Thursday, June 13, 2013

Person: Writing tip

    Living in a small California town in the mid-1960s, Rebecca Gallagher and Riley Parker are two young playmates, neighbors, and best friends when they first see a mysterious light glowing from a dark grove within their neighborhood. More than a decade later, nearly every other factor in their lives has changed, and it seems the only things that have remained true are their unfaltering trust in each other and the existence of that same hidden light.

Question from the E-mail: Someone said my manuscript had mistakes in "person."  Any idea what that means?

Answer:  Person is a grammar term defining how the character is addressed.    There are three kinds of “person” as far as writing is concerned.

    First Person, I narrator. We are INSIDE the “I” character and see and hear (and taste and feel) whatever the “I” character does.
    Second Person, writing a letter, or addressing the reader directly as “you.” Second person is usually regarded as a mistake unless it IS a letter.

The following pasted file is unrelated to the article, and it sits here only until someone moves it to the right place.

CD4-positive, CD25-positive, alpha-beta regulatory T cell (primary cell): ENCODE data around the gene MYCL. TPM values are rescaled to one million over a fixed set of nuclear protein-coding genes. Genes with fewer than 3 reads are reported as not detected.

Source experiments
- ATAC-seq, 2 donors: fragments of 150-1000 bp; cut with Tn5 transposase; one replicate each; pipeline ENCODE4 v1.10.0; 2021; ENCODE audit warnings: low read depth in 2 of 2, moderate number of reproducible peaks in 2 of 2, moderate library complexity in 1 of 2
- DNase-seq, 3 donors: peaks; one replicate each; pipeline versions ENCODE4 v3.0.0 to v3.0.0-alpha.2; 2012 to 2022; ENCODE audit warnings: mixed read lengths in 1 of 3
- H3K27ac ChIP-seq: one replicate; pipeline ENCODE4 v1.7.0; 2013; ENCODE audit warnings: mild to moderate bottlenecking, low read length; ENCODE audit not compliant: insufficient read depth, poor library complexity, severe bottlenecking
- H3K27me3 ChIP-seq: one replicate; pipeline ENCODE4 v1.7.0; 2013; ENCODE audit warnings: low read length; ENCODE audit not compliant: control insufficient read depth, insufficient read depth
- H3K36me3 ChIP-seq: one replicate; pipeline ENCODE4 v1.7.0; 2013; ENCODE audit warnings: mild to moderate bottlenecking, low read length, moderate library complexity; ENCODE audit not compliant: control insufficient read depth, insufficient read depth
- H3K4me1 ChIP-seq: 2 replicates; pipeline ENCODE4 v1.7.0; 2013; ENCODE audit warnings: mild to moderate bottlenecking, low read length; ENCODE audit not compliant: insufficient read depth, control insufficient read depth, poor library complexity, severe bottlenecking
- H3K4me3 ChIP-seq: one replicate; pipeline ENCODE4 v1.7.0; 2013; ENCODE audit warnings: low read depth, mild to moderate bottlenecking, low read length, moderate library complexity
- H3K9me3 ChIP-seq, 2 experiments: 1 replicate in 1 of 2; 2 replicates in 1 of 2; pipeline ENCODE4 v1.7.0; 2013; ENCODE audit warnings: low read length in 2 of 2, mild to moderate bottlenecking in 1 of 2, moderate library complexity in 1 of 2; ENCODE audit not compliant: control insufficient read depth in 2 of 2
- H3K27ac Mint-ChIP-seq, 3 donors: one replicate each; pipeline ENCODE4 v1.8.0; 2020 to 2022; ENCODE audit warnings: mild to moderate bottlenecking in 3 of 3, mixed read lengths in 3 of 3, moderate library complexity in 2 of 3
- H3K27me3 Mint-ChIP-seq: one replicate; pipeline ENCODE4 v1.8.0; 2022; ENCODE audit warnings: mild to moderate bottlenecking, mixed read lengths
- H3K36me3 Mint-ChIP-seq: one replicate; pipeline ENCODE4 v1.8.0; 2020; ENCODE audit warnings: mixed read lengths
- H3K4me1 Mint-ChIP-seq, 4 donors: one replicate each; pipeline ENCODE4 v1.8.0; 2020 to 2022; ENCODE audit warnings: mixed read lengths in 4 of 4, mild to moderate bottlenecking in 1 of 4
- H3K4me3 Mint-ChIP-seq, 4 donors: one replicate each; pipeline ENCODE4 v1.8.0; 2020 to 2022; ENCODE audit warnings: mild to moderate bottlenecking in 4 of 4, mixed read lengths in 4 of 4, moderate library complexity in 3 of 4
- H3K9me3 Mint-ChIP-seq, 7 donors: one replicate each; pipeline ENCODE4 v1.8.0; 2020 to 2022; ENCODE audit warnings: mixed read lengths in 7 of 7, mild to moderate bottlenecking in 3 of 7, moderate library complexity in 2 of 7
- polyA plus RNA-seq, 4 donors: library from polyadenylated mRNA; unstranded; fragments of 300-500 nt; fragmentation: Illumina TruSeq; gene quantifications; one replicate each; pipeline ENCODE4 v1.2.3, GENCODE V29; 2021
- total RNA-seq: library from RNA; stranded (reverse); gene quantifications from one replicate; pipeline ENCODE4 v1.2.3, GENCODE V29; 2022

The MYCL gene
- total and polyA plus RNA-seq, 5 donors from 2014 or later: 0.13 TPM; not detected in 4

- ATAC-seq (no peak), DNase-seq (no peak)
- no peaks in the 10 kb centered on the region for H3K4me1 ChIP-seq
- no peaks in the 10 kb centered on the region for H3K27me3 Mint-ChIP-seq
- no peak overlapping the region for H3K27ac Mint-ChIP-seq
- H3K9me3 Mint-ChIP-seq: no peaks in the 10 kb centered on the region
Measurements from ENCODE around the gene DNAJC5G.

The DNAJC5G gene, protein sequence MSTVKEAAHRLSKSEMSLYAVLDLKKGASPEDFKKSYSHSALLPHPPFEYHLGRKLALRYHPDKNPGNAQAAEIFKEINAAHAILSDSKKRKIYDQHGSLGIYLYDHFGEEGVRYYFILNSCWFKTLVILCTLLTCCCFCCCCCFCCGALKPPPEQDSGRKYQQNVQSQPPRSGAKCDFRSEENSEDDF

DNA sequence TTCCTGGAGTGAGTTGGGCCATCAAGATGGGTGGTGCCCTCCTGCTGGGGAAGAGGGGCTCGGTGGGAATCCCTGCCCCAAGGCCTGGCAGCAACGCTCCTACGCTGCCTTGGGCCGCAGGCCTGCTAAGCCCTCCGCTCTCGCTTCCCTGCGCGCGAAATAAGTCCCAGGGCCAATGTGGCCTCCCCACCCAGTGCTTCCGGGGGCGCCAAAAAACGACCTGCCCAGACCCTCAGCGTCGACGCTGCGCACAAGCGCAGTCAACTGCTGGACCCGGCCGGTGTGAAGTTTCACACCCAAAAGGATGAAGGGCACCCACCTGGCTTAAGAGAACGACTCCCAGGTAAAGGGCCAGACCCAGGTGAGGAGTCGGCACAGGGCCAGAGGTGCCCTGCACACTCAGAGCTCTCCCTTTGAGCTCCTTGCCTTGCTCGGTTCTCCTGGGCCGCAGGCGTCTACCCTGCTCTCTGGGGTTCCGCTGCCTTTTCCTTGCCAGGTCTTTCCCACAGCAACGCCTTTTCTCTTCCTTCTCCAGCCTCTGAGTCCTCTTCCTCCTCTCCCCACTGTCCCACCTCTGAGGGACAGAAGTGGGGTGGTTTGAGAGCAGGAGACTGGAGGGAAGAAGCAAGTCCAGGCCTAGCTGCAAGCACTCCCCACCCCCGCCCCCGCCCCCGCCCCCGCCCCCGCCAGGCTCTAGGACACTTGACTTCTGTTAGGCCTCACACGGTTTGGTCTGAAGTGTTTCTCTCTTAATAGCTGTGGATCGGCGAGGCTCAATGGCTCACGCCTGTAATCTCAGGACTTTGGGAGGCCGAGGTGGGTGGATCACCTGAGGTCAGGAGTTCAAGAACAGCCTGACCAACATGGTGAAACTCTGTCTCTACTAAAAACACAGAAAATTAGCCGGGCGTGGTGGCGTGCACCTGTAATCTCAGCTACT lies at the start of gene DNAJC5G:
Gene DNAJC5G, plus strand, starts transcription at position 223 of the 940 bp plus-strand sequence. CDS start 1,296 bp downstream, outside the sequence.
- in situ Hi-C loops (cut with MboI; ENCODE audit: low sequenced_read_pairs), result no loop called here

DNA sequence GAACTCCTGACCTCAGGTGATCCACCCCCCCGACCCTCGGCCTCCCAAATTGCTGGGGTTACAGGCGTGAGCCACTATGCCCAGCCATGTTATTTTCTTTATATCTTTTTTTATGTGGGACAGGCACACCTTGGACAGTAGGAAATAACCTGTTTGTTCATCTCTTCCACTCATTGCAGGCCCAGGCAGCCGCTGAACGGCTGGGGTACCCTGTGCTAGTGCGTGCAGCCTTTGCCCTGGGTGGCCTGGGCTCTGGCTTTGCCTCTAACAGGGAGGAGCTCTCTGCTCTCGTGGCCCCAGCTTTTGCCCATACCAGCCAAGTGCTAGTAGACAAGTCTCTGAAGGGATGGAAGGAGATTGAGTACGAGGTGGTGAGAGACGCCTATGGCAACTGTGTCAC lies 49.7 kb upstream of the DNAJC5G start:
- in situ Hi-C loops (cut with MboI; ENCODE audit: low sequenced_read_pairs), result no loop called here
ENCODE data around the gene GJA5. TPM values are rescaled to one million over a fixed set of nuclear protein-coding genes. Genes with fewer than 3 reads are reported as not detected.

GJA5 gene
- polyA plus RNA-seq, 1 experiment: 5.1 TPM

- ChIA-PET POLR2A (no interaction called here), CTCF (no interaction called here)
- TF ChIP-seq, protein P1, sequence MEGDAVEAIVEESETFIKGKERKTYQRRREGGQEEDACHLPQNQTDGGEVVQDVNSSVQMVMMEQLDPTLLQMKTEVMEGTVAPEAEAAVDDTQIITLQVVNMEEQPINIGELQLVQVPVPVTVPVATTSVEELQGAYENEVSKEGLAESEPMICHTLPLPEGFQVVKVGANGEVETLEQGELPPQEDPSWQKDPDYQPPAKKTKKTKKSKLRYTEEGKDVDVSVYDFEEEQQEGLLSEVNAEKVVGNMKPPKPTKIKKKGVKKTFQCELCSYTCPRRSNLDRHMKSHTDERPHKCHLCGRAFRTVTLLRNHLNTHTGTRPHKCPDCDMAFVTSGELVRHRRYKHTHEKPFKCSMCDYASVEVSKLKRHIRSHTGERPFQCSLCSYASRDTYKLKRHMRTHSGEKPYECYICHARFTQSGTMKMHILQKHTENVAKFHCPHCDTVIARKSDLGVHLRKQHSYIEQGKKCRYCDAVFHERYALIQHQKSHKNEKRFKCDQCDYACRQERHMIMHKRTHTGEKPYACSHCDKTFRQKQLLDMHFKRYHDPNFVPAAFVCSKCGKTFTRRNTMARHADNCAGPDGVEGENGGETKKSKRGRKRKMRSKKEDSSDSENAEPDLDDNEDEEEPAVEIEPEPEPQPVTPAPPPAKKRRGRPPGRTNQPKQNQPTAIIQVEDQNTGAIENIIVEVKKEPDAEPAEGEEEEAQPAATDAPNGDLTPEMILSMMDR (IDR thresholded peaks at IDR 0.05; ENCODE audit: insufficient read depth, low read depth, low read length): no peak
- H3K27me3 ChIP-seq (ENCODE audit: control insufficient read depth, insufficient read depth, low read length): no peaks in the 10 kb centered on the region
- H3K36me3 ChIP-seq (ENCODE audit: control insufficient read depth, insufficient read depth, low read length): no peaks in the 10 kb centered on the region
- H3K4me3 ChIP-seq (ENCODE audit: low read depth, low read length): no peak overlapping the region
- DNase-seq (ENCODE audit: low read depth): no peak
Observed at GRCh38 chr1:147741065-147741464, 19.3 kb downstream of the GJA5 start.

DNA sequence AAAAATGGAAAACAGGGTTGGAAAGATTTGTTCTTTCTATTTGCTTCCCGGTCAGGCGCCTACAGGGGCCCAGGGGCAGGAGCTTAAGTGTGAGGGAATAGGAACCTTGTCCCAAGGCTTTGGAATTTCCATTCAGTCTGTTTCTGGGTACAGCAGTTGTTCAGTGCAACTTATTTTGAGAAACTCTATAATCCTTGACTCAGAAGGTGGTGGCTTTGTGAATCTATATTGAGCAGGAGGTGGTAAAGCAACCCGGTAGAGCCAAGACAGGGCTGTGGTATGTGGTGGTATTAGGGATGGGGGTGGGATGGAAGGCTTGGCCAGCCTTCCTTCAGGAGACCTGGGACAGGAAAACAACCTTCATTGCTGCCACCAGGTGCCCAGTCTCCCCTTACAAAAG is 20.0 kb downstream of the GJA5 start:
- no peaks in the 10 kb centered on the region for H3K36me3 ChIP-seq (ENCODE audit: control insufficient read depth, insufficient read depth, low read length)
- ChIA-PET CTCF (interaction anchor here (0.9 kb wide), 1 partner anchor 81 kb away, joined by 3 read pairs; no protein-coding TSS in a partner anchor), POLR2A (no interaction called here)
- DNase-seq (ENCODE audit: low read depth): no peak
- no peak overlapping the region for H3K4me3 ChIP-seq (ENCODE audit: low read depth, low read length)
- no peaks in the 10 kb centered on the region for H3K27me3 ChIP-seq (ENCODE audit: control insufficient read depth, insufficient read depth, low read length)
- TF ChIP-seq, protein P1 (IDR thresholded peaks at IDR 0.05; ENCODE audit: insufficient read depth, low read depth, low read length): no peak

Third Person, the viewpoint character is “he” or “she”, or the given name, never “I” unless they are speaking, but the reader is still inside that character’s body, thinks with that character’s mind, and feels with that character’s heart.

Once you have established person, you should not switch from one to the other within the same story.  Many times an author will decide to change from a third person to an "I" narrator in hopes of finding more reader involvement. When this happens, any he, or she that refers to the main character and still remains, can be a mistake in person.

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